After a period of time where it seemed like cryptocurrencies and all financial products with a bit of risk were being shelved in favor of low-risk products such as holding cash or government bonds (specifically the US dollar and Treasuries), the actions of the Federal Reserve and other central banks have caused a roarback in equity markets – and a corresponding increase in cryptocurrency values, writes Forbes journalist Roger Huang.
Since March 15, 2020, when the Federal Reserve cuts rates to zero in an unscheduled rate cut, the S&P 500 had its best quarter since 1998 and bitcoin’s price, about to touch US$5,000 around that time period, is now roaring back above the $10,000 mark.
Understanding the relationship between monetary policy and cryptocurrencies can be a bit tricky, but it’s a worthy exercise. As cryptocurrencies start taking on institutional speculation, their short-term price movements gyrate with the markets. Some of this has been plainly stated before and often observed: some institutional investors think of bitcoin as digital gold.
They’ll use bitcoin as a hedge against the inflation they think will result from excessive unconventional monetary policy. This was the explicit view of Paul Tudor Jones, the billionaire investor loading up on bitcoin.
In this reading, the actions of central banks help create demand for cryptocurrencies by creating the conditions (excessive money supply) wherein a certain class of institutional investors feels the need to hedge their wealth.
But structural changes in monetary policy implementation also auger surprising new developments and support for new cryptocurrencies in ways that go beyond the “cryptocurrency as hedge” narrative.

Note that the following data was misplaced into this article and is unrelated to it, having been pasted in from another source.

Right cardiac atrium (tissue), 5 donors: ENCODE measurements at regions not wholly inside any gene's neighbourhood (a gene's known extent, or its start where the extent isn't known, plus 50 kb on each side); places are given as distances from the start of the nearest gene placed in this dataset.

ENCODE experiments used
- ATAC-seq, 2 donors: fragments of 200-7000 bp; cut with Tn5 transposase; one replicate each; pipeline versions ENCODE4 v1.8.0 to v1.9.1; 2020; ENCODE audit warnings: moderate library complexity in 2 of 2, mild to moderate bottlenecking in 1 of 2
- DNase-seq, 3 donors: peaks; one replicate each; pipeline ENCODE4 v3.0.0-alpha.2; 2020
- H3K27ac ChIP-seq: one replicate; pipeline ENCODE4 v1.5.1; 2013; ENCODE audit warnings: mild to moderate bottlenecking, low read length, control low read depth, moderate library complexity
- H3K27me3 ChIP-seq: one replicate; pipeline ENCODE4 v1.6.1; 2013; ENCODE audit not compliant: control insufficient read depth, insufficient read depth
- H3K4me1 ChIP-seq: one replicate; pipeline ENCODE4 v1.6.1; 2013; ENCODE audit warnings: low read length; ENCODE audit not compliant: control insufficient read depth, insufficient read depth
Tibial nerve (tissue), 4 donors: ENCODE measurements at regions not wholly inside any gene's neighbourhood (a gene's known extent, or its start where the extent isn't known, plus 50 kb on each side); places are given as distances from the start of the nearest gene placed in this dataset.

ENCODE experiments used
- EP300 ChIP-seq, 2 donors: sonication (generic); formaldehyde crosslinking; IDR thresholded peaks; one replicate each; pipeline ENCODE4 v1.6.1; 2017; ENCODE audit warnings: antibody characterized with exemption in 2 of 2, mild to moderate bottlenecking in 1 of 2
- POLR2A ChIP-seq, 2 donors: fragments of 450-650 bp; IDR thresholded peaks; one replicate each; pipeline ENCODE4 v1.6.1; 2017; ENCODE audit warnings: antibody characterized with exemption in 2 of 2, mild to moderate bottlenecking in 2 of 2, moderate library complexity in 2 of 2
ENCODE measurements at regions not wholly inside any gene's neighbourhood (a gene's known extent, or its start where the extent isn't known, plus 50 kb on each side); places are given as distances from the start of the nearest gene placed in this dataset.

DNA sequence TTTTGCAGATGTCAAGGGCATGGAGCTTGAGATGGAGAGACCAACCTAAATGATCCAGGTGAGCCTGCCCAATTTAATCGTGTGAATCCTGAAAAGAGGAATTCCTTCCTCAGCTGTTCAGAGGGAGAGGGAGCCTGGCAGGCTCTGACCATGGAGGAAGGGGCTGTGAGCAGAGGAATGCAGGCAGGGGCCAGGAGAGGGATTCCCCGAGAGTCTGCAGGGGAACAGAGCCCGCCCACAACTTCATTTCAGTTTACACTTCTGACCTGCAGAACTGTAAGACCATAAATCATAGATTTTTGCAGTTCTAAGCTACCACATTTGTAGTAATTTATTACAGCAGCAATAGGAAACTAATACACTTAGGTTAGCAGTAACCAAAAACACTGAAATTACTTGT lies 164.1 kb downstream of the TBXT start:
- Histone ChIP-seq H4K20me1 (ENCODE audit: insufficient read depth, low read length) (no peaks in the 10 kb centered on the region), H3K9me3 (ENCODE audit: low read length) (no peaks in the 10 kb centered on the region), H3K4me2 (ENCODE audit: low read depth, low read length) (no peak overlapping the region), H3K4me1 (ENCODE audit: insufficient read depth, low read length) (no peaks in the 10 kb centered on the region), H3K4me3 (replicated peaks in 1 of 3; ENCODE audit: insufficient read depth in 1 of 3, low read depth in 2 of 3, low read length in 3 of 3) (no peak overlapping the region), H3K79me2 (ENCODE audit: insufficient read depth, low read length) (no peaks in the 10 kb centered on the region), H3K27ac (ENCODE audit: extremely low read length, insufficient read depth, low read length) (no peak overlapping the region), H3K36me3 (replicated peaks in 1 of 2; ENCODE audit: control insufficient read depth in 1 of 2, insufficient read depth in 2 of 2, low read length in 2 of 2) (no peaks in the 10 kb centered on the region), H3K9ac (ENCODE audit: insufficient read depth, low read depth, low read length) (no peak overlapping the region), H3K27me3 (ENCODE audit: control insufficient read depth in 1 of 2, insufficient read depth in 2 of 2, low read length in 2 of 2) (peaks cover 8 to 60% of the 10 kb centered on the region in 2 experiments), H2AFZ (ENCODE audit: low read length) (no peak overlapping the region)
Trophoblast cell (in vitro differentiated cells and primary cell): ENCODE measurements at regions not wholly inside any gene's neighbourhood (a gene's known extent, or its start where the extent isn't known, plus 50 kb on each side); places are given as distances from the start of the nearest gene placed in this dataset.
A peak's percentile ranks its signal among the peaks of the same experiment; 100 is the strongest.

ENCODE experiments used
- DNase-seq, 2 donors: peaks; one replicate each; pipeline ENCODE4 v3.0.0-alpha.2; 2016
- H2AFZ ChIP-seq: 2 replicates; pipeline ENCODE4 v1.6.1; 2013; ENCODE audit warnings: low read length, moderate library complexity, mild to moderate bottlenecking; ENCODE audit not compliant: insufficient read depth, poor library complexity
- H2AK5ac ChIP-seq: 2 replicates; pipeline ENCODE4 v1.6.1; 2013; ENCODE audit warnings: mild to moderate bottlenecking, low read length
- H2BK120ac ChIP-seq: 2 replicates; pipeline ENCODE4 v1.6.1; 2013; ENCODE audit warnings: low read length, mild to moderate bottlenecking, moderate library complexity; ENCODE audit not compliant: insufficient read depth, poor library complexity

Alternative financial solutions
Witness the new trend of DeFi, decentralized finance companies that are largely behind the growth in ethereum demand as ethereum gets locked into new financial products. DeFi represents alternative financial solutions built on ethereum that are looking to augment or replace traditional loans.
Typically, there’s a “search for yield” that happens when there are very few options to yield money in deposits or low-risk products. DeFi, with interest rates that range as high as 100% annualized on stablecoins looks like a more attractive option than fiat banks that can offer flat ~1% at best.
Within that structure, it’s clear that there are nuances, and perhaps warnings – products that yield that high likely are pure arbitrage situations that might fade away at any time and they carry with them risks (such as exploits) that might be underaccounted for. Yet, even if there are a lot of question marks – there’s no doubt that coordinated monetary policy around the world is driving people to look for new companies and technologies such as DeFi – an important secondary consequence.
The amount of unprecedented monetary support has also created a short-term window for…